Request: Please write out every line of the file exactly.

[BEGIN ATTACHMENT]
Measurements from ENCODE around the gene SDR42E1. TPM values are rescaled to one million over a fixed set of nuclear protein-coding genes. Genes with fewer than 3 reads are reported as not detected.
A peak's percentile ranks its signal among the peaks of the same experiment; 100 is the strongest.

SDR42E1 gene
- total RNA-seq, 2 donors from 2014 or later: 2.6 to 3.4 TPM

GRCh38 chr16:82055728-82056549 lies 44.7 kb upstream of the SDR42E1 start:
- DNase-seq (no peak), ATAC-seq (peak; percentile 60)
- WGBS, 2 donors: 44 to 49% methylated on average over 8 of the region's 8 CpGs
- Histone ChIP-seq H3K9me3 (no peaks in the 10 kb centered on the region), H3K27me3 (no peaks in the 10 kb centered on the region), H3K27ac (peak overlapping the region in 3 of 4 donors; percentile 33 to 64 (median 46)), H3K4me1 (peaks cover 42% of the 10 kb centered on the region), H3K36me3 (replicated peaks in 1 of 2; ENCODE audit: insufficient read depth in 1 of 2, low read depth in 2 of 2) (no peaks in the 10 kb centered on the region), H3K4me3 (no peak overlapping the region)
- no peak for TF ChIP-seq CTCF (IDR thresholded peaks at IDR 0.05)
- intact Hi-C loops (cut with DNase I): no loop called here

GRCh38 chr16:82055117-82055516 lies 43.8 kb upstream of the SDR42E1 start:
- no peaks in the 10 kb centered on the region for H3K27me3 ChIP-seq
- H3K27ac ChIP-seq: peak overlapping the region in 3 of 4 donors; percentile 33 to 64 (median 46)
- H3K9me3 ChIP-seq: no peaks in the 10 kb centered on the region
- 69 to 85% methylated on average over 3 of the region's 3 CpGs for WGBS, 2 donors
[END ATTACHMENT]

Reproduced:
Measurements from ENCODE around the gene SDR42E1. TPM values are rescaled to one million over a fixed set of nuclear protein-coding genes. Genes with fewer than 3 reads are reported as not detected.
A peak's percentile ranks its signal among the peaks of the same experiment; 100 is the strongest.

SDR42E1 gene
- total RNA-seq, 2 donors from 2014 or later: 2.6 to 3.4 TPM

GRCh38 chr16:82055728-82056549 lies 44.7 kb upstream of the SDR42E1 start:
- DNase-seq (no peak), ATAC-seq (peak; percentile 60)
- WGBS, 2 donors: 44 to 49% methylated on average over 8 of the region's 8 CpGs
- Histone ChIP-seq H3K9me3 (no peaks in the 10 kb centered on the region), H3K27me3 (no peaks in the 10 kb centered on the region), H3K27ac (peak overlapping the region in 3 of 4 donors; percentile 33 to 64 (median 46)), H3K4me1 (peaks cover 42% of the 10 kb centered on the region), H3K36me3 (replicated peaks in 1 of 2; ENCODE audit: insufficient read depth in 1 of 2, low read depth in 2 of 2) (no peaks in the 10 kb centered on the region), H3K4me3 (no peak overlapping the region)
- no peak for TF ChIP-seq CTCF (IDR thresholded peaks at IDR 0.05)
- intact Hi-C loops (cut with DNase I): no loop called here

GRCh38 chr16:82055117-82055516 lies 43.8 kb upstream of the SDR42E1 start:
- no peaks in the 10 kb centered on the region for H3K27me3 ChIP-seq
- H3K27ac ChIP-seq: peak overlapping the region in 3 of 4 donors; percentile 33 to 64 (median 46)
- H3K9me3 ChIP-seq: no peaks in the 10 kb centered on the region
- 69 to 85% methylated on average over 3 of the region's 3 CpGs for WGBS, 2 donors